Almost 1/3 of all business failures are caused by employee theft. According to the U.S. Chamber of Commerce, annual losses due to dishonesty or employee theft equal over $50 billion in any average year. That’s quite of bit of loss and your company needs to understand the liability and put in processes to reduce the amount of theft and loss your business will incur each year. However, the hidden cost of employee theft has little to do with actual product and is something you aren’t even considering as theft – and it costs you thousands of dollars!
Here are some different types of employee theft to look for:
When your company sells products, employee theft would be staff taking home product. Nearly 30% of all shrinkage is due to employee theft. Inventory shrinkage, missing items from your inventory list, is something that all retail and product-based businesses have to contend with.
Employee time theft happens when you pay an employee for time spent working that didn’t actually occur. Time thieves steal by being dishonest on their timesheets, finding ways around timekeeping systems (such as asking a co-worker to clock them in or out), extended lunches or breaks, doing non-work-related items while at work, or adding personal errands in while traveling for business.
Workplace ethics can be tricky because one person’s version of what is acceptable may not match up with an employer’s point of view. Many people do not see activities such as making personal copies or taking home a small amount of office supplies as theft. While there are plenty of articles written from employers that state anything taken from an office is theft, over 75% of people can claim having taken something from the office at some point. Printing your airline tickets for your vacation or forgetting that company pen was in your pocket is one thing, but you have to watch out for employees who take reams of printing paper or who print hundreds of pages of personal documentation during work hours.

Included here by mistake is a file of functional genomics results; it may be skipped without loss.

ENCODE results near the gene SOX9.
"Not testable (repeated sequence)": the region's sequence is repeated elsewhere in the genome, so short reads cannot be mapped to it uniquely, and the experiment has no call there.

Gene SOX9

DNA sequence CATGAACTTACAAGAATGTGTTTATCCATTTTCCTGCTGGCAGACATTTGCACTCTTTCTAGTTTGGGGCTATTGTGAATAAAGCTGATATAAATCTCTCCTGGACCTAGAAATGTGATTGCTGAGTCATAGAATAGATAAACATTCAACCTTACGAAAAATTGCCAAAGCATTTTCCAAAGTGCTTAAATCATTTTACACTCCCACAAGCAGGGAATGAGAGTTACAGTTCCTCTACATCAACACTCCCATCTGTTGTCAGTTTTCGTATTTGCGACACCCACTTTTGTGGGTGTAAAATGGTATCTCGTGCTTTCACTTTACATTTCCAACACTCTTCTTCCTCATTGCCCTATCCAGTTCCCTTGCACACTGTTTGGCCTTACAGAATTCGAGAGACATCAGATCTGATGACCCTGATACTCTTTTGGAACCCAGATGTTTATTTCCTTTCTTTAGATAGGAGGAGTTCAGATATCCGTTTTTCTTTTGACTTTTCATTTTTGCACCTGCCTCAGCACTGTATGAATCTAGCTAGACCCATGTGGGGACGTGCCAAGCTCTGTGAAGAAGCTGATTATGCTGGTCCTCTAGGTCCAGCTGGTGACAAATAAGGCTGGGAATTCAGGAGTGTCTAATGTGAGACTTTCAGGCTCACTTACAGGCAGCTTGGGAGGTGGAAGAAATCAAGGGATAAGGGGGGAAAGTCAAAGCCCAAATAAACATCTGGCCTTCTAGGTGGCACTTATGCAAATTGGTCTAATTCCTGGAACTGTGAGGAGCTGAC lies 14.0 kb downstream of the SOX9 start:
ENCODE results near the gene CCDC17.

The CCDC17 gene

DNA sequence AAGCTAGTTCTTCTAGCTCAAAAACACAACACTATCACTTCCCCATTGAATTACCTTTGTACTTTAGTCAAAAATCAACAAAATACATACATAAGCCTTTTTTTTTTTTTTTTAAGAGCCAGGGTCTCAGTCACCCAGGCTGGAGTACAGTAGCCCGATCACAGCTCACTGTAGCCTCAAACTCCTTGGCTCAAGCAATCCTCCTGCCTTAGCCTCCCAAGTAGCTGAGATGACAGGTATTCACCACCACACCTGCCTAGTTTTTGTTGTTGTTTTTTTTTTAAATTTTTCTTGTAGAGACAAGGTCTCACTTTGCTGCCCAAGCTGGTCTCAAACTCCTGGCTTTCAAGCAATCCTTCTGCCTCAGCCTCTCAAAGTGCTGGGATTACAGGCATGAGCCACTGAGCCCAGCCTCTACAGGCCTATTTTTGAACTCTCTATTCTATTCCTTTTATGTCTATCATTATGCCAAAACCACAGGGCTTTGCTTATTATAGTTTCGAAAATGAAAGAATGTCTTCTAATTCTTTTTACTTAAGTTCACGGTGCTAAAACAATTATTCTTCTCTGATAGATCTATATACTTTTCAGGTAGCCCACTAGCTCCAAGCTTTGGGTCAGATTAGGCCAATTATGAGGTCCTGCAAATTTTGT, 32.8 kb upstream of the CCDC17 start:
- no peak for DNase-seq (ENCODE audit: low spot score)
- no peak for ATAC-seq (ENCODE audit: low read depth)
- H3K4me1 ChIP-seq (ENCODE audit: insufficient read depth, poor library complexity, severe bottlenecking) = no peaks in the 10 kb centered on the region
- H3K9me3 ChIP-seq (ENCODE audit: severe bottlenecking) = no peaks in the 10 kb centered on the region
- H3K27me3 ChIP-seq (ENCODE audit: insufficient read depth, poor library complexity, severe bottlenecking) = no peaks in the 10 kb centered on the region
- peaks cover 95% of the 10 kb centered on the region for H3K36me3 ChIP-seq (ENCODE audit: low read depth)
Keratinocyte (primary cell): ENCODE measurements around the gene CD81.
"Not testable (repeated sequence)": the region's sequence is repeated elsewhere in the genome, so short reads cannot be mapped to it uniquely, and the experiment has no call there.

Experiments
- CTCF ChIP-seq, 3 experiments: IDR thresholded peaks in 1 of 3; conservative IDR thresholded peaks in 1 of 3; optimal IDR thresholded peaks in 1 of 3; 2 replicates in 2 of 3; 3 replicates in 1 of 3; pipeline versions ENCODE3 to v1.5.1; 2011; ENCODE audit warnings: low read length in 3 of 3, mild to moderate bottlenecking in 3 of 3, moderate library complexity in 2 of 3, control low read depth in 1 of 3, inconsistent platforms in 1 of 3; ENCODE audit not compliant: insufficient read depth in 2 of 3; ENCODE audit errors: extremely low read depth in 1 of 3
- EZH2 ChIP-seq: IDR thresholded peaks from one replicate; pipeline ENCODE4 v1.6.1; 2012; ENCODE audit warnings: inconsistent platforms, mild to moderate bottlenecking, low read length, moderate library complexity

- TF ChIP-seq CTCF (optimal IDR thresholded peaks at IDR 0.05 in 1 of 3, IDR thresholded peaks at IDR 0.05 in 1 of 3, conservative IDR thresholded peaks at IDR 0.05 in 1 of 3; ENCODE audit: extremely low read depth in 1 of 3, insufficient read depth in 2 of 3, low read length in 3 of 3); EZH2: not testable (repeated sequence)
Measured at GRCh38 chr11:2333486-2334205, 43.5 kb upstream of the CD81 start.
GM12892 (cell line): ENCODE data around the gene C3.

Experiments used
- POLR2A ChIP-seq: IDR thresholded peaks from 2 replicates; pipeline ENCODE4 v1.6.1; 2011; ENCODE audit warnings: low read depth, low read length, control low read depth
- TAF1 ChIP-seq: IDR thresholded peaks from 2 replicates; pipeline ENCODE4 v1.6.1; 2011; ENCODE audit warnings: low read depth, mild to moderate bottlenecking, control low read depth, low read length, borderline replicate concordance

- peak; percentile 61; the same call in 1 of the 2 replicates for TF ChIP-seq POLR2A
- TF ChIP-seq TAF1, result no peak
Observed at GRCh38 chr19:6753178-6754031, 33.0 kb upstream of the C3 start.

The U.S. Department of Commerce has reported that one-third of all business bankruptcies is caused by employee fraud. This comes into play with actual monetary theft, theft of equipment, supplies or inventory, or insurance or workers’ compensation fraud.
Embezzlement is most common from employees who have access to your accounting and books. These employees find ways to ‘fake the numbers’ to cover up the movement of money from your company to another location. Not only does this cost your firm money, once discovered, you’ll also be paying the legal fees necessary to charge the individual for their actions.
And perhaps MOST IMPORTANT: The Hidden Cost
The real hidden cost of employee theft is having to find, hire, and train a new person to take over the vacant position. This is a double-whammy since you’ve already lost money due to the theft and now your company is out even more capital to replace the thief. Glassdoor reports that US companies, on average, spend $4,000 for each new employee they hire and it can take up to 52 days to get through the whole hiring process. Depending on the number of people you need to fill your team, this can really add up!
How can your company protect itself from employee theft? There’s no sure-fire way to guarantee that no team member will ever steal from you again. However, spending time upfront building processes that help you find the right person for the job – someone with integrity, ethics, and the drive they need to succeed – is a solid plan fo avoiding hiring individuals that don’t have your company’s best interests at heart. Contact us today to discuss how to improve your hiring processes so you hire the best possible employees and avoiding becoming a victim of employee theft.